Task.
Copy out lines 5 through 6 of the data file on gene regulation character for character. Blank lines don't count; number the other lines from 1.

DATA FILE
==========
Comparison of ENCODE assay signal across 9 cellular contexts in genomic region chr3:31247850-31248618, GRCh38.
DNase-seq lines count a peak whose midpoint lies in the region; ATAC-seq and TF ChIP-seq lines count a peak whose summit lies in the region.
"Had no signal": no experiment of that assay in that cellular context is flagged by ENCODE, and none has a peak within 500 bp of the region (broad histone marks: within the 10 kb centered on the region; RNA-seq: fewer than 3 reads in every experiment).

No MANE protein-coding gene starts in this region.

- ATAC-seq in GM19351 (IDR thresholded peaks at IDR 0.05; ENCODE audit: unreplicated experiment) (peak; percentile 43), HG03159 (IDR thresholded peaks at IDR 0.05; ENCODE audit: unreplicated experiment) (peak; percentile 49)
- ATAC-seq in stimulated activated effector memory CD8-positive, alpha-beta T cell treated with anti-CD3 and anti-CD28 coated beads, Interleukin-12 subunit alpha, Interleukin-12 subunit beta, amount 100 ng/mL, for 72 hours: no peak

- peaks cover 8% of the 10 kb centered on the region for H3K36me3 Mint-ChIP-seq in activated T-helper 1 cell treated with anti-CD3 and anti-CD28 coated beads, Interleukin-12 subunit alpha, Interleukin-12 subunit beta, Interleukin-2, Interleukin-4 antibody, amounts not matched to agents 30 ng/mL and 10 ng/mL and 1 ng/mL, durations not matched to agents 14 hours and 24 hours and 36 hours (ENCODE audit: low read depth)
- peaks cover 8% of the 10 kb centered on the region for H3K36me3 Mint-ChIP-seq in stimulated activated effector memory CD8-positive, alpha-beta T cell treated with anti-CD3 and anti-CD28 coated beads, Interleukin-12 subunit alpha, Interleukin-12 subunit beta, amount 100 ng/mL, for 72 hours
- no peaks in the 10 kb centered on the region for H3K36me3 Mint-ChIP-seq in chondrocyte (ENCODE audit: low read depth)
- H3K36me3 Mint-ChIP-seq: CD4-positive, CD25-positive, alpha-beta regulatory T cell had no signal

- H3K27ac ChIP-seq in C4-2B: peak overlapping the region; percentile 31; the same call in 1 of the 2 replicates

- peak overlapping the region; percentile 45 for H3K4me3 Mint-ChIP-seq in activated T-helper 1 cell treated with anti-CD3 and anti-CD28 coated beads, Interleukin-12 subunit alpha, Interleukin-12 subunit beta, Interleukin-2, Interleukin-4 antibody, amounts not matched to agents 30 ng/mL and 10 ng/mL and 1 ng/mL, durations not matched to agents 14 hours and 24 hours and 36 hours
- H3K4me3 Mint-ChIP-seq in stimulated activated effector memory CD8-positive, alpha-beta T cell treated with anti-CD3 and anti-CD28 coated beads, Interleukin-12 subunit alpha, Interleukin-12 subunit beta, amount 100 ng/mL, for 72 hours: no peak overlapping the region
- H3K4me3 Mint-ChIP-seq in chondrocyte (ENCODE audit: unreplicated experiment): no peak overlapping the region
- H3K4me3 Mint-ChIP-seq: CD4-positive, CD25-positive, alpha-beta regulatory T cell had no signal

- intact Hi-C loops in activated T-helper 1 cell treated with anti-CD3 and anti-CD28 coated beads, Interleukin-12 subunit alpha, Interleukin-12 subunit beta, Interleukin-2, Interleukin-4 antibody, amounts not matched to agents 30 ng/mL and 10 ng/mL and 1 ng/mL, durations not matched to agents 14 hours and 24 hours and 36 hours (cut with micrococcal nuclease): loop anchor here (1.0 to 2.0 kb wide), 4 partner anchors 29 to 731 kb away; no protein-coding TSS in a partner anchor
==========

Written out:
- ATAC-seq in GM19351 (IDR thresholded peaks at IDR 0.05; ENCODE audit: unreplicated experiment) (peak; percentile 43), HG03159 (IDR thresholded peaks at IDR 0.05; ENCODE audit: unreplicated experiment) (peak; percentile 49)
- ATAC-seq in stimulated activated effector memory CD8-positive, alpha-beta T cell treated with anti-CD3 and anti-CD28 coated beads, Interleukin-12 subunit alpha, Interleukin-12 subunit beta, amount 100 ng/mL, for 72 hours: no peak